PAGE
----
Microsoft Changes Performance Review System (Forced Ranking Method)
In an email to all of Microsoft’s global employee base, Lisa Brummel, Microsoft’s executive vice president of human resources announced that Microsoft will no longer be employing a forced ranking system ( also known as a stack ranking review system) to manage its global workforce’s performance.
The system previously employed by Microsoft relies on managers forcefully assigning employee ratings to be included in one of five categories. The top category being those who are top performers, and the bottom carry those who will be asked to find other jobs.
The forced ranking performance review system was immortalized by its use with general electric, and championed by Jack Welch. For the last two decades it has been used in some of the world’s most known companies with mixed success.
Generally, managers complain from having to use the system because in many instances it forces them to get rid of top performing employees just to satisfy the requirement of the review. In addition it creates a culture of backstabbing, political intrigue, and in severe cases, dishonesty, and outright negligence. In the past, Jack Welch has defended the performance review system by arguing that true top performers want to be surrounded and to work with people just like them, though he never addresses variability in the tasks that those top performers may be asked to accomplish.
Microsoft executives comment that the review system was timely and was necessary for the things that Microsoft needed to accomplish over the last decade, and now that Microsoft has different goals and is in the process of restructuring its business lines, it makes more sense to adopt a different review system which does not rely on forced ranking. Of course this is as long as managers stay within their “compensation budget” says Brummel.
The full text of Brummel’s e-mail to employees is below:
To Global Employees,
I am pleased to announce that we are changing our performance review program to better align with the goals of our One Microsoft strategy. The changes we are making are important and necessary as we work to deliver innovation and value to customers through more connected engagement across the company.
This is a fundamentally new approach to performance and development designed to promote new levels of teamwork and agility for breakthrough business impact. We have taken feedback from thousands of employees over the past few years, we have reviewed numerous external programs and practices, and have sought to determine the best way to make sure our feedback mechanisms support our company goals and objectives. This change is an important step in continuing to create the best possible environment for our world-class talent to take on the toughest challenges and do world-changing work.
To learn more about the new approach to performance and development, please join me for a Town Hall today at 2:00pm PT, either in person in building 92 or via webcast (see details below).
Here are the key elements:
· More emphasis on teamwork and collaboration. We’re getting more specific about how we think about successful performance and are focusing on three elements – not just the work you do on your own, but also how you leverage input and ideas from others, and what you contribute to others’ success – and how they add up to greater business impact.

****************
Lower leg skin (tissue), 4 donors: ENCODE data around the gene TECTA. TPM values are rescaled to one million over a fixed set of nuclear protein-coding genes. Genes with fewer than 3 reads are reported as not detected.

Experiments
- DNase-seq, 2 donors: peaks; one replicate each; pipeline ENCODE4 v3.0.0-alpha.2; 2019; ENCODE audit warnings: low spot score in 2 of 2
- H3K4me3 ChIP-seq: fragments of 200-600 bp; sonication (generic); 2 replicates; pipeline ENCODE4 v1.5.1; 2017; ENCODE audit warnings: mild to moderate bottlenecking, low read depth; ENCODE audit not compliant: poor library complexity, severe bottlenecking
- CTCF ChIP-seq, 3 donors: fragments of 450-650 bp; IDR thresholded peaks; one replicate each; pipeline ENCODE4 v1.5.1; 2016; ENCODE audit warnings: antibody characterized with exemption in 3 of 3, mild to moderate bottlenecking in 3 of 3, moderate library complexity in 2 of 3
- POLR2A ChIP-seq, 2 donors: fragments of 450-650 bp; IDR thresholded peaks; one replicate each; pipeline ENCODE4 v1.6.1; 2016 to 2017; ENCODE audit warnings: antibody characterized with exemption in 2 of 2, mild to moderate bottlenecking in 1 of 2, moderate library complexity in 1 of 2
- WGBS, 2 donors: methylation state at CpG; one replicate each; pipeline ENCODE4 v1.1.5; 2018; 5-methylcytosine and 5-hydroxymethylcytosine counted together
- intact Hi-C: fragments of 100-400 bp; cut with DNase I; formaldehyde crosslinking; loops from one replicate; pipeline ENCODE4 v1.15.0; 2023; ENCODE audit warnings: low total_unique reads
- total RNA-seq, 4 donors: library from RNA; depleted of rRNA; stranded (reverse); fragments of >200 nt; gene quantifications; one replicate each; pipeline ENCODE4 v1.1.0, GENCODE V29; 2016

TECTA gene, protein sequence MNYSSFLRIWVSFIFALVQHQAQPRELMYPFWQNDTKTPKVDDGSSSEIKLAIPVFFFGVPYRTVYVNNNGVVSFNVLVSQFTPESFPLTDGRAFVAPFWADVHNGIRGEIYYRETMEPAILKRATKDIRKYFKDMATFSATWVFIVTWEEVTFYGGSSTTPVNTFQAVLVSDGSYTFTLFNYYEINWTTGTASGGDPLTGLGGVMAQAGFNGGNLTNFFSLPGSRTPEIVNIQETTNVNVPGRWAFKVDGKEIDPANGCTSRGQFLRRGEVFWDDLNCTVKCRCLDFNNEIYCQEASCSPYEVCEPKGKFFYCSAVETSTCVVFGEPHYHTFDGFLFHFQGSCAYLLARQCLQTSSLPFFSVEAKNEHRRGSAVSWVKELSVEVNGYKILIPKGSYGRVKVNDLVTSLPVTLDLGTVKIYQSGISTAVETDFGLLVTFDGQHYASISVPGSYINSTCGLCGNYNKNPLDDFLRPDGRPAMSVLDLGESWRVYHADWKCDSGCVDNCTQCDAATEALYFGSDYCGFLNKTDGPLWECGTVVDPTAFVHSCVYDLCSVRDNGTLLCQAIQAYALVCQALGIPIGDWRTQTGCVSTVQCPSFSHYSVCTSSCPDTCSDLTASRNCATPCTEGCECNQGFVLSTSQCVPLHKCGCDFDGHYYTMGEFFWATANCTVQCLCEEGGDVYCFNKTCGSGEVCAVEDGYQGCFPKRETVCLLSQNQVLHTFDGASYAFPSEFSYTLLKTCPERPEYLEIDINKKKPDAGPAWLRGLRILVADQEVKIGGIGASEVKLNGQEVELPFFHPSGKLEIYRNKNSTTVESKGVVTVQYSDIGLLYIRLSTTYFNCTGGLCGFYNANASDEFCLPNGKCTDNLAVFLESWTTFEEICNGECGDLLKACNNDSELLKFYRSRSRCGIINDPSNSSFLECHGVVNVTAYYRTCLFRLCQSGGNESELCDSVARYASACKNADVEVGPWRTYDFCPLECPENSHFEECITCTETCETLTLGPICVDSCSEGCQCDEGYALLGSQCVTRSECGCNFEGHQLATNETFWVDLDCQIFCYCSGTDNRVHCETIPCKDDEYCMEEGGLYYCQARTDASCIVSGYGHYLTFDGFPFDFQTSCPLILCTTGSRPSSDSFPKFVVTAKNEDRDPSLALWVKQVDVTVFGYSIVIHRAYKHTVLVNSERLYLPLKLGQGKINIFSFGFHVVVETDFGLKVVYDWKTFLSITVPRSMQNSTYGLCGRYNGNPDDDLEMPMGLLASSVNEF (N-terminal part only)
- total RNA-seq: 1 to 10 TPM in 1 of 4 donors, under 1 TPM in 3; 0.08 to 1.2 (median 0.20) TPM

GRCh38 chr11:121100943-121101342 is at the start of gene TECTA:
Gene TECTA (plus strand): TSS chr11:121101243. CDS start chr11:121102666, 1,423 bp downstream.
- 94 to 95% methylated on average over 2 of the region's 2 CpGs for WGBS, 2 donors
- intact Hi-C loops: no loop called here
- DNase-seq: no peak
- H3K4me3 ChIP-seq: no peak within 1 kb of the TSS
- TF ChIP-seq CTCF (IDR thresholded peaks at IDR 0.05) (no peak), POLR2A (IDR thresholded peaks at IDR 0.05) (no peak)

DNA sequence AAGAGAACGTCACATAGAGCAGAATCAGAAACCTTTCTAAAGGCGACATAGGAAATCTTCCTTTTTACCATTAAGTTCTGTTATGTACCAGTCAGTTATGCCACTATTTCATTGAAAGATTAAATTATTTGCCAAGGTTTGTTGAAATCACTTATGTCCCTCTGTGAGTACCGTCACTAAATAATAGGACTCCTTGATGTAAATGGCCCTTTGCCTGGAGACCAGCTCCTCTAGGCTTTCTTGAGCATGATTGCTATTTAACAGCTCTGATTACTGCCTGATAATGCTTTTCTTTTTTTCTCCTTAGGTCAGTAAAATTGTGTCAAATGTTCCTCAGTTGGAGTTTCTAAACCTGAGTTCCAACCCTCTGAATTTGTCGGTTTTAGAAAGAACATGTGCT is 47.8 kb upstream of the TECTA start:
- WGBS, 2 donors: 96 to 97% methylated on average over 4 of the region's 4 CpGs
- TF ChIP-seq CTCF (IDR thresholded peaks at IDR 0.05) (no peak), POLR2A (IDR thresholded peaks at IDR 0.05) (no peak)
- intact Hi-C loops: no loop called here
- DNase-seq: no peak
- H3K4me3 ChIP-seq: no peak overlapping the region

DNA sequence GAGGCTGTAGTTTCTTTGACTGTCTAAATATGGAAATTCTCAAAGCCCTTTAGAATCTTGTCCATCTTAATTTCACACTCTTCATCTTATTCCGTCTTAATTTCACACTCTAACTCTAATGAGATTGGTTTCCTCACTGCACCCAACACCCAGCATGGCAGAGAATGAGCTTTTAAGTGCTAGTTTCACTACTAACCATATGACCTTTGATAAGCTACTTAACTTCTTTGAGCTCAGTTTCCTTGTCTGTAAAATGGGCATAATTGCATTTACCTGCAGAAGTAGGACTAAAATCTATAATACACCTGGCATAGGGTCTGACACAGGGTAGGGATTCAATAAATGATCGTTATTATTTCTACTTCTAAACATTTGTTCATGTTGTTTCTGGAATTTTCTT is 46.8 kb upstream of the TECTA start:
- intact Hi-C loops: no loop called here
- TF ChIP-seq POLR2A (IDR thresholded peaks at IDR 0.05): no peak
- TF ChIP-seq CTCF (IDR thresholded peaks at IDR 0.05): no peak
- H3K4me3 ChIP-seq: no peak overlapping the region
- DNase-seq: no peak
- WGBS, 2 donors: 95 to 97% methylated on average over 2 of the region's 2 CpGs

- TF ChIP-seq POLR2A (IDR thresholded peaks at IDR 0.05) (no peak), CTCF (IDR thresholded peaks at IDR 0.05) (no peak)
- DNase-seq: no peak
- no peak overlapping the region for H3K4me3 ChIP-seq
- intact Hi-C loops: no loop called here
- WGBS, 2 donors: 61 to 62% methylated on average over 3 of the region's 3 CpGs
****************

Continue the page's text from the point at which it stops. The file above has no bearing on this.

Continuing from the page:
· More emphasis on employee growth and development. Through a process called “Connects” we are optimizing for more timely feedback and meaningful discussions to help employees learn in the moment, grow and drive great results. These will be timed based on the rhythm of each part of our business, introducing more flexibility in how and when we discuss performance and development rather than following one timeline for the whole company. Our business cycles have accelerated and our teams operate on different schedules, and the new approach will accommodate that
· No more curve. We will continue to invest in a generous rewards budget, but there will no longer be a pre-determined targeted distribution. Managers and leaders will have flexibility to allocate rewards in the manner that best reflects the performance of their teams and individuals, as long as they stay within their compensation budget.
· No more ratings. This will let us focus on what matters – having a deeper understanding of the impact we’ve made and our opportunities to grow and improve.
We will continue to align our rewards to the fiscal year, so there will be no change in timing for your rewards conversation with your manager, or when rewards are paid. And we will continue to ensure that our employees who make the most impact to the business will receive truly great compensation.
Just like any other company with a defined budget for compensation, we will continue to need to make decisions about how to allocate annual rewards. Our new approach will make it easier for managers and leaders to allocate rewards in a manner that reflects the unique contributions of their employees and teams.
I look forward to sharing more detail with you at the Town Hall, and to bringing the new approach to life with leaders across the company. We will transition starting today, and you will hear from your leadership in the coming days about next steps for how the transition will look in your business. We are also briefing managers and will continue to provide them with resources to answer questions and support you as we transition to this approach.
I’m excited about this new approach that’s supported by the Senior Leadership Team and my HR Leadership Team, and I hope you are too. Coming together in this way will reaffirm Microsoft as one of the greatest places to work in the world.
There is nothing we cannot accomplish when we work together as One Microsoft.